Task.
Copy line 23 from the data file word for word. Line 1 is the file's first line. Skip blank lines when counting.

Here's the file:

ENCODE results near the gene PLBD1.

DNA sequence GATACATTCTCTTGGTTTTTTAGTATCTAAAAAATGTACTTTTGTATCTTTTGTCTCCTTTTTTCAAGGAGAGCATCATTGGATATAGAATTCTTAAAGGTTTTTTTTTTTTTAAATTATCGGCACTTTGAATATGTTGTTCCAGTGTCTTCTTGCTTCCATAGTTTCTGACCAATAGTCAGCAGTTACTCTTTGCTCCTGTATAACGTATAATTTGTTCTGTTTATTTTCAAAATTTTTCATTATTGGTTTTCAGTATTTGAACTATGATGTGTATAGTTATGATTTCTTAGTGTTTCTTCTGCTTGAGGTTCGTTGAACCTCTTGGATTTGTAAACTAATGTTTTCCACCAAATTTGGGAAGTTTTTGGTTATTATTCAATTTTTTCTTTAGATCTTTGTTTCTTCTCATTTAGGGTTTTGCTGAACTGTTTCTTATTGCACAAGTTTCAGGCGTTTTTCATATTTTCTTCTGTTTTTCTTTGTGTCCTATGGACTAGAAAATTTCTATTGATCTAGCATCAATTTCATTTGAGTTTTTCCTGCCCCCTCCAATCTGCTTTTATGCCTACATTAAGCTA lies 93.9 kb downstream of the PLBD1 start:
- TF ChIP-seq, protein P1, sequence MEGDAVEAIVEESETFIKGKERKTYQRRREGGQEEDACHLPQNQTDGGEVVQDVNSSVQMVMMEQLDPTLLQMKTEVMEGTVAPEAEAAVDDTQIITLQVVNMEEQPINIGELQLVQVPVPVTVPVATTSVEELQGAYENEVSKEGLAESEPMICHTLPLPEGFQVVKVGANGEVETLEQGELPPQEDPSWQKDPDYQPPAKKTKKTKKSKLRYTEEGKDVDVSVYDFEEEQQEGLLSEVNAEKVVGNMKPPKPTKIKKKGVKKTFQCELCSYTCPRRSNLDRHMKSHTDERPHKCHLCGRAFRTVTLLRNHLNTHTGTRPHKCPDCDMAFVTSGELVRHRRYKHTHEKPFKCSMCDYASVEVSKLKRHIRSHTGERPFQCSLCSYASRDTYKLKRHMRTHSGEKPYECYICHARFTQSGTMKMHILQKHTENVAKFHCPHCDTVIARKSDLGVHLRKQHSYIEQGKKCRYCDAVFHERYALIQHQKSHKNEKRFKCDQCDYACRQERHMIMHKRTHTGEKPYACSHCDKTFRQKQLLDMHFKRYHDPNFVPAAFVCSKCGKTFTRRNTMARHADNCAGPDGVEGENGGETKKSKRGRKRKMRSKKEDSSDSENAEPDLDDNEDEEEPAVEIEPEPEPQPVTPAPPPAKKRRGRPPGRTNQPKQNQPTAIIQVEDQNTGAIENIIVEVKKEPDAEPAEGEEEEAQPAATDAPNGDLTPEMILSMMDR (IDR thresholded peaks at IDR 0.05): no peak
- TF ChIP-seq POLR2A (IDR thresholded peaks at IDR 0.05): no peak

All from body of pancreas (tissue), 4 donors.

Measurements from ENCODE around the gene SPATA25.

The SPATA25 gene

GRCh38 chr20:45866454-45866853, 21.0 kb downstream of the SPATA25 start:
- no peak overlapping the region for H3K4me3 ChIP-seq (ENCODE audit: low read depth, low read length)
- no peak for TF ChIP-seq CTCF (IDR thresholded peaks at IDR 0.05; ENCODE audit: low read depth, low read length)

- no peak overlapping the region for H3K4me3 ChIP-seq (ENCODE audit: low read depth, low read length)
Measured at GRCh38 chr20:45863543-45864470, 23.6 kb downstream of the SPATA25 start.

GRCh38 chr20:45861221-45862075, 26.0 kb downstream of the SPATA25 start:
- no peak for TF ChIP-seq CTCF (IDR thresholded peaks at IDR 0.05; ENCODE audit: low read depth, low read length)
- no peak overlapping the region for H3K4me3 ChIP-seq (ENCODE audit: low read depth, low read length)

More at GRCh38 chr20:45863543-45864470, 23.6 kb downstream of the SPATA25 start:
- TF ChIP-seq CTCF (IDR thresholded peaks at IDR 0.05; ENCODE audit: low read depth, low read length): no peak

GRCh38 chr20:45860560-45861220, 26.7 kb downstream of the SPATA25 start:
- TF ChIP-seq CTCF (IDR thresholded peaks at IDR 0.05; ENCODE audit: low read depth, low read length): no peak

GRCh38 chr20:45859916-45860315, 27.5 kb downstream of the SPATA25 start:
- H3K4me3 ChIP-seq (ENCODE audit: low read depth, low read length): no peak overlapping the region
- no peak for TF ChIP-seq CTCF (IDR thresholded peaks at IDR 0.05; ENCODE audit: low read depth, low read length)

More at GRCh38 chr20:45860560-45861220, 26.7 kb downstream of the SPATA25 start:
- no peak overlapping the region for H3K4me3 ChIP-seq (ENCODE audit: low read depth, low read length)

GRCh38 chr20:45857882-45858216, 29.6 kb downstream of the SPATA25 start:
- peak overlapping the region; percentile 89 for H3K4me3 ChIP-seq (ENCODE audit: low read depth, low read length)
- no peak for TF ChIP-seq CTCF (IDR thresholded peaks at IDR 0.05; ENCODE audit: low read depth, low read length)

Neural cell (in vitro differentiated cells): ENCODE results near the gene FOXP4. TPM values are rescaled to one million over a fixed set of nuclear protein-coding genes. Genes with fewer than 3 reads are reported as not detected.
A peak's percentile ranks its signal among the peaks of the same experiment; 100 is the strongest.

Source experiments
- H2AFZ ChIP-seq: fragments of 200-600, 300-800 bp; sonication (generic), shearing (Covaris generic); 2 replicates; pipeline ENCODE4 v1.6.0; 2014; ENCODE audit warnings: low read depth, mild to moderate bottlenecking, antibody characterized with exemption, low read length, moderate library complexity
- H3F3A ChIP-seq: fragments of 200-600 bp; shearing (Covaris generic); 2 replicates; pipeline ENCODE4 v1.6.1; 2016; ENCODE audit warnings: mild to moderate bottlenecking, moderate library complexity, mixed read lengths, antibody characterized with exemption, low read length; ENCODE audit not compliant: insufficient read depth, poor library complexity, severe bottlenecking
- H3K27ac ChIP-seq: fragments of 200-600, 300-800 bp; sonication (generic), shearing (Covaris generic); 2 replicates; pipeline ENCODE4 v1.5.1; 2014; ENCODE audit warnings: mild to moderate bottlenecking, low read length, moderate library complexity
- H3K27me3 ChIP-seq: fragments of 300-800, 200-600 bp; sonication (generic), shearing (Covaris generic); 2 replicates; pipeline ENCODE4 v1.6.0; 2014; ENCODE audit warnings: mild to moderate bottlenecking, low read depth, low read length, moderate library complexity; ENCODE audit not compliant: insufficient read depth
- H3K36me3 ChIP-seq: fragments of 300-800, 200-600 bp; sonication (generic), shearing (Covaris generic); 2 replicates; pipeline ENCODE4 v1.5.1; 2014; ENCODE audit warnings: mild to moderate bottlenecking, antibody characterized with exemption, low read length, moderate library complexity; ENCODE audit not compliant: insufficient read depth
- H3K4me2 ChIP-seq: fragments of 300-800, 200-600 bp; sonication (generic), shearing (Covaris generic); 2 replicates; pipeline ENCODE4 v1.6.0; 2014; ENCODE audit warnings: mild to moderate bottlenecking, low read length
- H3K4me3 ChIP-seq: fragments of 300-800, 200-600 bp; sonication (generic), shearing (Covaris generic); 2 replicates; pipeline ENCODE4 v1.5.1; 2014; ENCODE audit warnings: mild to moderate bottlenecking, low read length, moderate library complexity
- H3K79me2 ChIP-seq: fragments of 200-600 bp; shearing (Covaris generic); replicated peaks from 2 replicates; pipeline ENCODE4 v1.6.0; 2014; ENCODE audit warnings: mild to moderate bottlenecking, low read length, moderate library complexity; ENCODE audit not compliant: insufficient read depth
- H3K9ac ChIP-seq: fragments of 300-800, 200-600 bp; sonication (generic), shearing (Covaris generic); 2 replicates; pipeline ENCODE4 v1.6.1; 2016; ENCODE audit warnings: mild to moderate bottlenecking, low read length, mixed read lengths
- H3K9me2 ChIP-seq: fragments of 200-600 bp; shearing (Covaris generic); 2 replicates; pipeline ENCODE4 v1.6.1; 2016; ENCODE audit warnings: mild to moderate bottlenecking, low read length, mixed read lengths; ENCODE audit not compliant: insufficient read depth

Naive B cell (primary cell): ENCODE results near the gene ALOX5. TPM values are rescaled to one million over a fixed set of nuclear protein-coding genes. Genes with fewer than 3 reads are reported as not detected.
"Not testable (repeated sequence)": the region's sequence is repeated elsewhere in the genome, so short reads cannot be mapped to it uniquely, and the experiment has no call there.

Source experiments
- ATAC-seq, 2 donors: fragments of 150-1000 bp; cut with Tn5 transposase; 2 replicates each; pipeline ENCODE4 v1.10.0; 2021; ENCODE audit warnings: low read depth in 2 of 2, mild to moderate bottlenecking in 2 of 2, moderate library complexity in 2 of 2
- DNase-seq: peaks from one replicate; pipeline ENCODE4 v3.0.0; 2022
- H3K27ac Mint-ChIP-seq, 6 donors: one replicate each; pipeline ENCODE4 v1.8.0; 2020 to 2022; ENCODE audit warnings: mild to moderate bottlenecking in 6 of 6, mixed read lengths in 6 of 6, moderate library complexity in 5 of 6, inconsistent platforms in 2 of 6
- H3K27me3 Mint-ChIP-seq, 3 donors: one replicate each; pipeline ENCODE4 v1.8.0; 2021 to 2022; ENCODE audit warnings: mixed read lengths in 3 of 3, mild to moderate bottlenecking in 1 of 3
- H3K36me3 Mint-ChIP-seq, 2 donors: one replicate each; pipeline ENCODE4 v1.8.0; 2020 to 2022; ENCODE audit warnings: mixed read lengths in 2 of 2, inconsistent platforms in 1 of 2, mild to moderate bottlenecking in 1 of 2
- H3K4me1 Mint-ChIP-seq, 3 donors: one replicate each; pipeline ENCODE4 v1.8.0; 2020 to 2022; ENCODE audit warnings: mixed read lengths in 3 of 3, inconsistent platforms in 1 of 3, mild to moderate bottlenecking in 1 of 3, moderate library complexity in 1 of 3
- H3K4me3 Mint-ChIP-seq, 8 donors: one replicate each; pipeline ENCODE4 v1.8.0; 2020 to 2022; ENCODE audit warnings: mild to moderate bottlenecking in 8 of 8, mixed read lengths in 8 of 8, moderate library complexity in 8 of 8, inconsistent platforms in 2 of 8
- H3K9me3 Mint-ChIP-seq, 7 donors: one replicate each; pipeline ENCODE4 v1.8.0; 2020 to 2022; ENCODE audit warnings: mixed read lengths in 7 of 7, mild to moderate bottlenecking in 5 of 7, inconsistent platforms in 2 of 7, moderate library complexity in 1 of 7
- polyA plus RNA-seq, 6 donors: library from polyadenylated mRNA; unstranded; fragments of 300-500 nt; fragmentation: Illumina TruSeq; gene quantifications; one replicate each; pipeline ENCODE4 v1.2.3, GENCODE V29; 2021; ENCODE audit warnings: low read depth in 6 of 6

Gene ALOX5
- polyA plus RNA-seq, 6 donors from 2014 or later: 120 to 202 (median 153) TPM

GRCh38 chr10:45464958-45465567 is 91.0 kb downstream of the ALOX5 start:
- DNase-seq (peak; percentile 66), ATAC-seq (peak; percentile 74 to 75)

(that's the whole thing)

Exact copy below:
More at GRCh38 chr20:45860560-45861220, 26.7 kb downstream of the SPATA25 start: